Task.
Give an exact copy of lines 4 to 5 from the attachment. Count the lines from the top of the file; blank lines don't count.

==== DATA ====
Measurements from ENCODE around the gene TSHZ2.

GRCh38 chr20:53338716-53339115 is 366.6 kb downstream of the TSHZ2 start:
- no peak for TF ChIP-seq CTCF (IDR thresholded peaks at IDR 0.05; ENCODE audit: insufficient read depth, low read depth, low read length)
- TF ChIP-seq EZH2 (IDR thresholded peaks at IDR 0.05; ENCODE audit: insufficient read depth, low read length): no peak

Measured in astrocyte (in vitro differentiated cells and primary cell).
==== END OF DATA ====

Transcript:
- TF ChIP-seq EZH2 (IDR thresholded peaks at IDR 0.05; ENCODE audit: insufficient read depth, low read length): no peak

Measured in astrocyte (in vitro differentiated cells and primary cell).